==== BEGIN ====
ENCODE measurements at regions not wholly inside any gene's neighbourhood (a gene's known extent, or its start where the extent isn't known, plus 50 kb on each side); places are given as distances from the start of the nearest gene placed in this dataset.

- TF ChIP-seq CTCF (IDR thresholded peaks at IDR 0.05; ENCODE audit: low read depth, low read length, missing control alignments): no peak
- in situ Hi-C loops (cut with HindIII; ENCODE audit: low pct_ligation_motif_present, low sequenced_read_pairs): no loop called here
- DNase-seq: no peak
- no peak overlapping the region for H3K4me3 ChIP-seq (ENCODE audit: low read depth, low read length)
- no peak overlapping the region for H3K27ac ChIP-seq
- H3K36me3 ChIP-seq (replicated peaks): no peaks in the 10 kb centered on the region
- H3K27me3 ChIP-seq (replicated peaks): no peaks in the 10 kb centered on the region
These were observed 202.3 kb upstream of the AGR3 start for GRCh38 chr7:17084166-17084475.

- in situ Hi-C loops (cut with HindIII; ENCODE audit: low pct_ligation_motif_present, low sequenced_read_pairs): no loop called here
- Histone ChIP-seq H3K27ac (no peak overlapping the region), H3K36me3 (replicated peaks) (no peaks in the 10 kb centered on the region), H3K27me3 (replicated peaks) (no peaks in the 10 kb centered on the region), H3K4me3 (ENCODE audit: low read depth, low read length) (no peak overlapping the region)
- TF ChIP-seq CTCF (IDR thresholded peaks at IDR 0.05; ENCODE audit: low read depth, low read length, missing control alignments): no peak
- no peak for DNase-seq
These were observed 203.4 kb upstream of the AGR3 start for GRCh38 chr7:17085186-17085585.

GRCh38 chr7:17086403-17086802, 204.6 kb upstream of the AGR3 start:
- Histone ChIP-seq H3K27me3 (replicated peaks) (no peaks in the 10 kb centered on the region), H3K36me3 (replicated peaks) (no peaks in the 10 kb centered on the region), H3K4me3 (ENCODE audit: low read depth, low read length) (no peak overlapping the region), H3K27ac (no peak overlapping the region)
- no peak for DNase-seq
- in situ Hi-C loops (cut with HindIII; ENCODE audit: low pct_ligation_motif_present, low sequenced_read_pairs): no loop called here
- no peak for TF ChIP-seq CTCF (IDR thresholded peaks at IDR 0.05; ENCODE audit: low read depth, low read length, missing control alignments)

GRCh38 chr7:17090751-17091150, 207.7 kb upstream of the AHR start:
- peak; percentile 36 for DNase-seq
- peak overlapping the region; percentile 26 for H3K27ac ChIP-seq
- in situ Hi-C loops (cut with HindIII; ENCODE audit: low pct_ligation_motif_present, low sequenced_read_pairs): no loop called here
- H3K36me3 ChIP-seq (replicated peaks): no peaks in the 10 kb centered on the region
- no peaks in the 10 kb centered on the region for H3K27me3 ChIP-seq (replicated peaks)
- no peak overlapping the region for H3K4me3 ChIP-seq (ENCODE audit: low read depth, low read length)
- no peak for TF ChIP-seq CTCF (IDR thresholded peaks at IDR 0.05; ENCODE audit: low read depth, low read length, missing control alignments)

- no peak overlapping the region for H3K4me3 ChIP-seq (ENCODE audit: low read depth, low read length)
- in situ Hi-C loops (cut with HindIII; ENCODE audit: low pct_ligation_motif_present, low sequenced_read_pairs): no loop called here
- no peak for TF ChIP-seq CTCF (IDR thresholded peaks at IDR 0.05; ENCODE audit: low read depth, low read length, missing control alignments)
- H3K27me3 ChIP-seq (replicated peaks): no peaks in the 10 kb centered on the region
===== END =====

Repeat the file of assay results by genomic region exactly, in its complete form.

ENCODE measurements at regions not wholly inside any gene's neighbourhood (a gene's known extent, or its start where the extent isn't known, plus 50 kb on each side); places are given as distances from the start of the nearest gene placed in this dataset.

- TF ChIP-seq CTCF (IDR thresholded peaks at IDR 0.05; ENCODE audit: low read depth, low read length, missing control alignments): no peak
- in situ Hi-C loops (cut with HindIII; ENCODE audit: low pct_ligation_motif_present, low sequenced_read_pairs): no loop called here
- DNase-seq: no peak
- no peak overlapping the region for H3K4me3 ChIP-seq (ENCODE audit: low read depth, low read length)
- no peak overlapping the region for H3K27ac ChIP-seq
- H3K36me3 ChIP-seq (replicated peaks): no peaks in the 10 kb centered on the region
- H3K27me3 ChIP-seq (replicated peaks): no peaks in the 10 kb centered on the region
These were observed 202.3 kb upstream of the AGR3 start for GRCh38 chr7:17084166-17084475.

- in situ Hi-C loops (cut with HindIII; ENCODE audit: low pct_ligation_motif_present, low sequenced_read_pairs): no loop called here
- Histone ChIP-seq H3K27ac (no peak overlapping the region), H3K36me3 (replicated peaks) (no peaks in the 10 kb centered on the region), H3K27me3 (replicated peaks) (no peaks in the 10 kb centered on the region), H3K4me3 (ENCODE audit: low read depth, low read length) (no peak overlapping the region)
- TF ChIP-seq CTCF (IDR thresholded peaks at IDR 0.05; ENCODE audit: low read depth, low read length, missing control alignments): no peak
- no peak for DNase-seq
These were observed 203.4 kb upstream of the AGR3 start for GRCh38 chr7:17085186-17085585.

GRCh38 chr7:17086403-17086802, 204.6 kb upstream of the AGR3 start:
- Histone ChIP-seq H3K27me3 (replicated peaks) (no peaks in the 10 kb centered on the region), H3K36me3 (replicated peaks) (no peaks in the 10 kb centered on the region), H3K4me3 (ENCODE audit: low read depth, low read length) (no peak overlapping the region), H3K27ac (no peak overlapping the region)
- no peak for DNase-seq
- in situ Hi-C loops (cut with HindIII; ENCODE audit: low pct_ligation_motif_present, low sequenced_read_pairs): no loop called here
- no peak for TF ChIP-seq CTCF (IDR thresholded peaks at IDR 0.05; ENCODE audit: low read depth, low read length, missing control alignments)

GRCh38 chr7:17090751-17091150, 207.7 kb upstream of the AHR start:
- peak; percentile 36 for DNase-seq
- peak overlapping the region; percentile 26 for H3K27ac ChIP-seq
- in situ Hi-C loops (cut with HindIII; ENCODE audit: low pct_ligation_motif_present, low sequenced_read_pairs): no loop called here
- H3K36me3 ChIP-seq (replicated peaks): no peaks in the 10 kb centered on the region
- no peaks in the 10 kb centered on the region for H3K27me3 ChIP-seq (replicated peaks)
- no peak overlapping the region for H3K4me3 ChIP-seq (ENCODE audit: low read depth, low read length)
- no peak for TF ChIP-seq CTCF (IDR thresholded peaks at IDR 0.05; ENCODE audit: low read depth, low read length, missing control alignments)

- no peak overlapping the region for H3K4me3 ChIP-seq (ENCODE audit: low read depth, low read length)
- in situ Hi-C loops (cut with HindIII; ENCODE audit: low pct_ligation_motif_present, low sequenced_read_pairs): no loop called here
- no peak for TF ChIP-seq CTCF (IDR thresholded peaks at IDR 0.05; ENCODE audit: low read depth, low read length, missing control alignments)
- H3K27me3 ChIP-seq (replicated peaks): no peaks in the 10 kb centered on the region